Why, I wondered, would they build more than one warehouse in one no-sales-tax state?
I have since read Amazon wants to offer same day-delivery to put even more stores out of business.
That’s sounds like the world’s dumbest idea. Same day delivery requires that you have a warehouse containing each of your products within about a half day’s drive of every home in America. So how many warehouses is that? 40? That would mean you would have to have each product in some quantity at 40 different locations at a minimum. Who pays to ship them from the manufacturers to those 40 locations? Manufacturers are used to shipping to one location per customer. I am a manufacturer. When I was in the book stores, I shipped my books from the printer to PGW in Hayward, CA. They then shipped them to distributors like Ingram and Amazon who shipped them to book stores all over the U.S. That’s an awful lot of packing and shipping and repacking and reshipping. Stupid. And Amazon is going to make it worse by having 40 warehouses all over.
And Amazon has been the leader in pushing ebooks. Why would you need a warehouse to sell ebooks or music or videos? What is same-day delivery compared to instant delivery?
40 warehouses means 40 roofs, 40 warehouse managers, all sorts of duplication or 40-plication of everything. That costs a lot of money. How do you get customers to stay home waiting for their delivery? How is same-day delivery better than buy it at a local store? Is this seven-days-a-week same-day delivery? The stores are certainly open seven days a week.
Same-day delivery sounds like a pizza restaurant business model.
Amazon owns patents on Kindle. But I have said that ebook hardware will almost certainly become a commodity business like PCs. Indeed, today B&N announced it was cutting the prices on its Nook ebook readers. Ebook readers will be some cheap commodity made in Vietnam or somewhere else with super cheap labor.
Every time I write about Amazon, people say I’m wrong about their lack of a business model because the writer likes to buy stuff from them. Me, too. But not only is that not an indication necessarily of a well-run company. It may be, and is in this case, an indication of a company that sells dollar bills for 90¢ or a company that “buys the business” with ultra low prices and/or exceptional service which is nice if you are the customer but not if you are the shareholder.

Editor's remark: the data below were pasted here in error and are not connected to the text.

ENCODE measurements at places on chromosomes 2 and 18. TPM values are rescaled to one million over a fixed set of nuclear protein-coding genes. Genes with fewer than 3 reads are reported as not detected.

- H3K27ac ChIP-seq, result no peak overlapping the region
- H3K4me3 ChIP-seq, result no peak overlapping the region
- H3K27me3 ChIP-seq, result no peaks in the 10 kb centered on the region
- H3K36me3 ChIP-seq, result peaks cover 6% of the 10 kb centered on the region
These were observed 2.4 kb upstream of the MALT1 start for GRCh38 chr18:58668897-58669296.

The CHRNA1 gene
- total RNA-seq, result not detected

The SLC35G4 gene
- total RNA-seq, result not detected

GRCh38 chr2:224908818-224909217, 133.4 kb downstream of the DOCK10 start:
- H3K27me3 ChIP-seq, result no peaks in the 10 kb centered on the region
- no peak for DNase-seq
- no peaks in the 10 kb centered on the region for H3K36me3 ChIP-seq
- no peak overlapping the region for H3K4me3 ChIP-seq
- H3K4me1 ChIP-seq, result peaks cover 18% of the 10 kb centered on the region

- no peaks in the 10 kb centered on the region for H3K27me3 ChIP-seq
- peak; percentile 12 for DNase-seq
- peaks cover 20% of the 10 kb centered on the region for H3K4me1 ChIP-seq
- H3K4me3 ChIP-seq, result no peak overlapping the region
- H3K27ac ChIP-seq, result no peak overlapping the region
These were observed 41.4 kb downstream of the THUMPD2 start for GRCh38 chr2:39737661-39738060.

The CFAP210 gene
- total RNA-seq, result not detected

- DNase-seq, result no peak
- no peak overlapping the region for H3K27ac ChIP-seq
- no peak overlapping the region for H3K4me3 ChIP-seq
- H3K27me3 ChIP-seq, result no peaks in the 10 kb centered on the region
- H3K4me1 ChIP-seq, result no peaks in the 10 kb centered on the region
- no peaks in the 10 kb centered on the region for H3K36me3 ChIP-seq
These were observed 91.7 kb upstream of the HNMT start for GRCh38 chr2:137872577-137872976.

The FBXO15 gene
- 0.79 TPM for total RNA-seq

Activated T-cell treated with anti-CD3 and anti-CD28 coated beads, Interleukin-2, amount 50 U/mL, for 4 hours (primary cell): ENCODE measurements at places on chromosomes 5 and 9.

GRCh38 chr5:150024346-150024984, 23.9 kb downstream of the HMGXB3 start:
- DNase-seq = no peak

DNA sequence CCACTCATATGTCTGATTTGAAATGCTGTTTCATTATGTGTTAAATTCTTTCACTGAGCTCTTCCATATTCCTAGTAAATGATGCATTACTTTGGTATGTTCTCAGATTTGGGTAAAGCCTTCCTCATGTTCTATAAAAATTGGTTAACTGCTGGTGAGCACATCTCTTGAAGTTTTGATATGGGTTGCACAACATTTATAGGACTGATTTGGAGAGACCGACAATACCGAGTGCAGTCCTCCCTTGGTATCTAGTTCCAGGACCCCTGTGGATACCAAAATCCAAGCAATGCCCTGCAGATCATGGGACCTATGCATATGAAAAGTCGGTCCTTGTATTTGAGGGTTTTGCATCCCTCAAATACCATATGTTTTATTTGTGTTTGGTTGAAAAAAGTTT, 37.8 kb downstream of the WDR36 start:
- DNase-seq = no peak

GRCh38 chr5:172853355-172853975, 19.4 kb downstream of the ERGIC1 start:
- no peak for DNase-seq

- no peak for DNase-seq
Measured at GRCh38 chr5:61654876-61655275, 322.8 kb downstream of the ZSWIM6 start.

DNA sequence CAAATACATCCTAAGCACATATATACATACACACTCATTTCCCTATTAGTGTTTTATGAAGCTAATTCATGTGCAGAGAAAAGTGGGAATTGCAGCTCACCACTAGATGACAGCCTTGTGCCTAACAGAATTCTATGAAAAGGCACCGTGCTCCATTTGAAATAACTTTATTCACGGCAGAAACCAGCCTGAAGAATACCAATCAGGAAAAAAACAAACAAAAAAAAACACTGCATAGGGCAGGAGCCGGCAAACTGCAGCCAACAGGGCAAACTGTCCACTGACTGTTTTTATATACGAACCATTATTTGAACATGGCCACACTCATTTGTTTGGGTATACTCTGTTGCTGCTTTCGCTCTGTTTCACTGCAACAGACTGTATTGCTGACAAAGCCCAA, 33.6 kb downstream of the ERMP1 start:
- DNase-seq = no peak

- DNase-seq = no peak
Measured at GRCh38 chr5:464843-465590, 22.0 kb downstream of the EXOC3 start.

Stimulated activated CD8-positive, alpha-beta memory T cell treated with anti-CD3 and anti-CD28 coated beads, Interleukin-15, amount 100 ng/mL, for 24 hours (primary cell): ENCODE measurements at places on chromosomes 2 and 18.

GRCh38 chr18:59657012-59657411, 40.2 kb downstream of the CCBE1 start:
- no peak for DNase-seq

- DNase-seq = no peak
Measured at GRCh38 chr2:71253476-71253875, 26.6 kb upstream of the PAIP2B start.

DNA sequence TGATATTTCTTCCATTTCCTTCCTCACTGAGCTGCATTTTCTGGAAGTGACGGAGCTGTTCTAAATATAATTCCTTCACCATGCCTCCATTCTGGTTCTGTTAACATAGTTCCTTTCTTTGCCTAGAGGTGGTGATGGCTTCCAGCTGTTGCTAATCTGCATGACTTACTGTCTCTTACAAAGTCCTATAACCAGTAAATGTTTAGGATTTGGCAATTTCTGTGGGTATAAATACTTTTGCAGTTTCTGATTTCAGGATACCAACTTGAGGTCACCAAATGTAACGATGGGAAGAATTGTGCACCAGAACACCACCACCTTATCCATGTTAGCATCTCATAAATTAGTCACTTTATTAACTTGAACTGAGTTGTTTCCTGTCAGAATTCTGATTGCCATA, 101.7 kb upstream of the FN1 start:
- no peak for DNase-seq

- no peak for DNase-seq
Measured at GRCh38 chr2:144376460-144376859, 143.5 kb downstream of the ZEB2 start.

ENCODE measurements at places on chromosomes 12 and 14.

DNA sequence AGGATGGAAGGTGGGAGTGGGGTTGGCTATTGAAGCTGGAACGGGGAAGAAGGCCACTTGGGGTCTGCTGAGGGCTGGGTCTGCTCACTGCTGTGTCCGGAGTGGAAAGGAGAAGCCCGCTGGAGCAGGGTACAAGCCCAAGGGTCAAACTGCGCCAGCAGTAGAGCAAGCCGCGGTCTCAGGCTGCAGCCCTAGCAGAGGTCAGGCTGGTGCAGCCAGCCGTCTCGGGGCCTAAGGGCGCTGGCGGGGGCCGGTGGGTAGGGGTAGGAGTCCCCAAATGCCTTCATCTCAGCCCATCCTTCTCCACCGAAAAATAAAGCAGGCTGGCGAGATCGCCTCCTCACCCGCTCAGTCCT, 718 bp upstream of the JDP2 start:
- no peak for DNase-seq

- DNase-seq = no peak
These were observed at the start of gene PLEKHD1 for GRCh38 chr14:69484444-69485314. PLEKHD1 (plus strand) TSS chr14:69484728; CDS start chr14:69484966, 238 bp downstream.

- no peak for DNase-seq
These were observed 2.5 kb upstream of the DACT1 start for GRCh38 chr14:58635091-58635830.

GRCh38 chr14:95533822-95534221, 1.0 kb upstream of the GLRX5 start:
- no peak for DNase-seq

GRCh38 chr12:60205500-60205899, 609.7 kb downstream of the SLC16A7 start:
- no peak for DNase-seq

For example, if you have $10,000, spend it on making a product and advertising it and delivering the products to the customers and when all is said and done you gross $10,000 in sales. You have “bought the business.” You would have been better off effor-t and time-wise if you had simply left the original $10,000 in the bank. The idea of investing $10,000 into a business is to get, say $11,000 or $12,000 or more back from the investment and effort. That is precisely what Amazon has never done.
Fundamentally, Amazon is a commodity middleman that uses the Internet to receive orders. Commodity businesses are only for the lowest cost producers. Can Amazon, a mere middleman, sell products at lower costs than others like the manufacturers themselves? By definition, no.
If that was their business model, they would need to operate out of the lowest cost location in America—one location, buy in huge quantities, and have a better customer list than anyone else. But they are so broad in what they sell now that their customer list is essentially the phone book of the entire nation. Everybody has a phone book. And an Internet connection. And a post office. Amazon has no economies of scale compared to manufacturers. They are not trusted more than the vast majority of the manufacturers whose products they sell. True, they have been around since 1994 and their founder is a billionaire. But they have no viable business model. They seem to continue only because a lot of their suppliers are mindlessly addicted to legacy distribution channels. One by one those manufacturers or new competitors of theirs will realize that they can simply imitate Dell computer and sell direct to users without stores or other distributors. Then who needs Amazon?
Amazon’s price/earnings ratio is 285.19. That means people will pay $285.19 to own a company that makes $1 per year off the use of their $285.19. That same amont of money in Google stock would buy you earnings of $285.19 ÷ 19.82 =$14.39 per year.
Fundamentally, the boy geniuses who created these three companies would be very poor if they did the exact same thing with their own money instead of stock market investors’ money. Then there would be no price/earnings ratio; only earnings. And if you earned this little money on such huge investments, your relatives would have a conservator appointed to handle your financial affairs.
John T. Reed